Not so in his native land zheng he was viewed with

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Notso in his native land. ZhengHewasviewed with deep suspi-cion by China's traditional elite, the Confucian scholars, who madesuretodestroy the archivesofhis journey. Even so, itispossibletolearnsomethingabouthis story from Chinese sourcesfrom imperialarchivesandeventhememoirsofcrewmen. The historical recordmakes clear, for example,thatitwas not some sudden impulseofex-troversionthatledtoZhengHe'sachievement.Itgrew, rather,outofalong sailing tradition. Chinese accounts suggest that in the fifth centurya Chinesemonksailedtoa mysterious"fareast country"thatsoundsverymuchlikeMayanMexico,andMayanartatthattime suddenlybegantoinclude Buddhistsymbols.Bythe thirteenth century, Chineseships regularly traveledtoIndiaandoccasionally to East Africa.ZhengHe'sarmadawas far grander,ofcourse,thananythingthatcame before.Hisgrandest vessels were the "treasure ships,"400feetlongand160feet wide, with nine masts raisingtedsilk sails to thewind, as well as multiple decksandluxury cabins with balconies. Hisarmadaincluded supply shipstocarry horses,trooptransports, war-ships, patrol boats,andas many as twenty tankerstocarry fresh water.The full contingentof28,000crew members included interpreters forArabicandotherlanguages, astrologerstoforecast the weather, as-tronomerstostudy the stars, pharmacologiststocollect medicinalplants, ship-repair specialists, doctors,andeventwoprotocol officerstohelp organize official receptions.In the aftermathofsuchanincredible undertaking, you somehowexpecttofind a deepermarkonChinese history, a greater legacy. Butperhaps the faintnessofZheng He's,trace in contemporary China is it-self a lesson. In theend,anexplorer makes history but doesnotneces-sariiy change it, for his impact depends lessonthe trail he blazesthanonthe willingnessofotherstofollow. The daringofa great expeditionultimately is hostagetothe national willofthosewhoremain behind.In February I traveledtoCalicut; aporttownin southwestern Indiathatwas (and stillis)the pepper capitaloftheworld. The evening I arrived,I wentdowntothe beach in the centeroftowntolookatthe coastlinewhere ZhengHeoncehadberthed his ships.Inthe fourteenthandfif-teenth centuries, Calicut was oneofthe world's great ports, known to theChinese as "thegreatcountryofthe Western ocean."Inthe early fifteenthcentury, the sightofZhengHe'sfleet riding anchor in Calicutharborsym-bolized the strengthofthe world's two greatest powers, ChinaandIndia.Onthis sultry evening, the beach, framed by long piers juttingoutto sea, wascrowdedwith young loversandice-cream vendors. Thosepiers are allthatremainoftheportofCalieut,andyou can seeata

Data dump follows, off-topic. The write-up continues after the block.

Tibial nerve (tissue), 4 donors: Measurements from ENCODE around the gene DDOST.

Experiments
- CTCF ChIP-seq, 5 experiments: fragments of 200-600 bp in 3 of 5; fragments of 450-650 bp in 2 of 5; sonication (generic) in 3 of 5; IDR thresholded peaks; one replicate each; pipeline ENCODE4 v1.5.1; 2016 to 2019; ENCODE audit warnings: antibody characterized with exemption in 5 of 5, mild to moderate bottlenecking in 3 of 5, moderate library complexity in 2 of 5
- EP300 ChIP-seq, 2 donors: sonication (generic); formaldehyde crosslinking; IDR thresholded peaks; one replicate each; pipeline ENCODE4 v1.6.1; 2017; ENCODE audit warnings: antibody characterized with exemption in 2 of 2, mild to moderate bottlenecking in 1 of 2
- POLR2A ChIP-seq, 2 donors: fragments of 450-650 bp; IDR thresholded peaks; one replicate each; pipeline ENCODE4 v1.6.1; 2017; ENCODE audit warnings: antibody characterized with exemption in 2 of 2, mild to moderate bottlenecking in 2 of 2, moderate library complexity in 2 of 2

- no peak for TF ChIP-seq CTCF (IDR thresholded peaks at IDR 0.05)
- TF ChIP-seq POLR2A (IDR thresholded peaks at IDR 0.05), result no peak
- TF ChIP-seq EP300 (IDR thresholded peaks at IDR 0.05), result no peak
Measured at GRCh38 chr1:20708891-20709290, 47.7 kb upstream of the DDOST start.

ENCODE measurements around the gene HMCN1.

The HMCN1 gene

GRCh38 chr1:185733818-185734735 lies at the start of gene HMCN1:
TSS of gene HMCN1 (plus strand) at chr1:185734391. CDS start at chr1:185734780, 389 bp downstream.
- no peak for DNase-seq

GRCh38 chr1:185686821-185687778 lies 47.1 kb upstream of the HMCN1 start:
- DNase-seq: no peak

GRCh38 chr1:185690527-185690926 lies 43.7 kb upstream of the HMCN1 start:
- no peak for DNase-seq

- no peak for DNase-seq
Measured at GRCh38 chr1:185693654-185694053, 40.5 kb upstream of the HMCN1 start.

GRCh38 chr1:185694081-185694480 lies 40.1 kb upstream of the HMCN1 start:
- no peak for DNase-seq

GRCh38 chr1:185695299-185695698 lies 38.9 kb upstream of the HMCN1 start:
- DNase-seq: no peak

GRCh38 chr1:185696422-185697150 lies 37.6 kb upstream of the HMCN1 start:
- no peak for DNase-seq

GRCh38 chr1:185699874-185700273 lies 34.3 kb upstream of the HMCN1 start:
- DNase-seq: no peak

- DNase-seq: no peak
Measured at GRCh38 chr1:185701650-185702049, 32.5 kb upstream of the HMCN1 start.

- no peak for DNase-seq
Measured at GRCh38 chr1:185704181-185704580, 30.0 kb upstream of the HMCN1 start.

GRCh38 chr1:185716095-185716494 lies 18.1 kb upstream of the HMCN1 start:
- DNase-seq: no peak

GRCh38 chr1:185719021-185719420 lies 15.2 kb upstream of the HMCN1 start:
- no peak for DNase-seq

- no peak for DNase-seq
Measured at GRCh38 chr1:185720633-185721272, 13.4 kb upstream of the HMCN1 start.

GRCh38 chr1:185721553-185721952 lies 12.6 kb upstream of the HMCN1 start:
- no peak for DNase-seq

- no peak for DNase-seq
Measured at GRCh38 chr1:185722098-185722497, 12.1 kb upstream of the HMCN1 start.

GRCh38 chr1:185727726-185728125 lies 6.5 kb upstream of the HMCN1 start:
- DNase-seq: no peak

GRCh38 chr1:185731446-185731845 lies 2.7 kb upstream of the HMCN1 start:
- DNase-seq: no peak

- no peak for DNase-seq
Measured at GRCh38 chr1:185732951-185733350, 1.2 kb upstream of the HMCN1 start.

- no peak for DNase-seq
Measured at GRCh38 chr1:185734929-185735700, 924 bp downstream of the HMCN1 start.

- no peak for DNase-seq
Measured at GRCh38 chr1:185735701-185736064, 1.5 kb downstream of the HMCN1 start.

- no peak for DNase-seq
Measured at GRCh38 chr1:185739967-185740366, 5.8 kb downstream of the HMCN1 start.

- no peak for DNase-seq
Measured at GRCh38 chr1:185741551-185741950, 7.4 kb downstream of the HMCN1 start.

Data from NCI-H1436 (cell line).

9gChinese and European Expansionglance that they are no longer usable. The following day I visited theport offices, musty with handwritten ledgers of ship visits dating backa century. The administrator of the port,' CaptainE.G.Mo-

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Term
Fall
Professor
Avitable
Tags
Zheng He, Admiral Zheng

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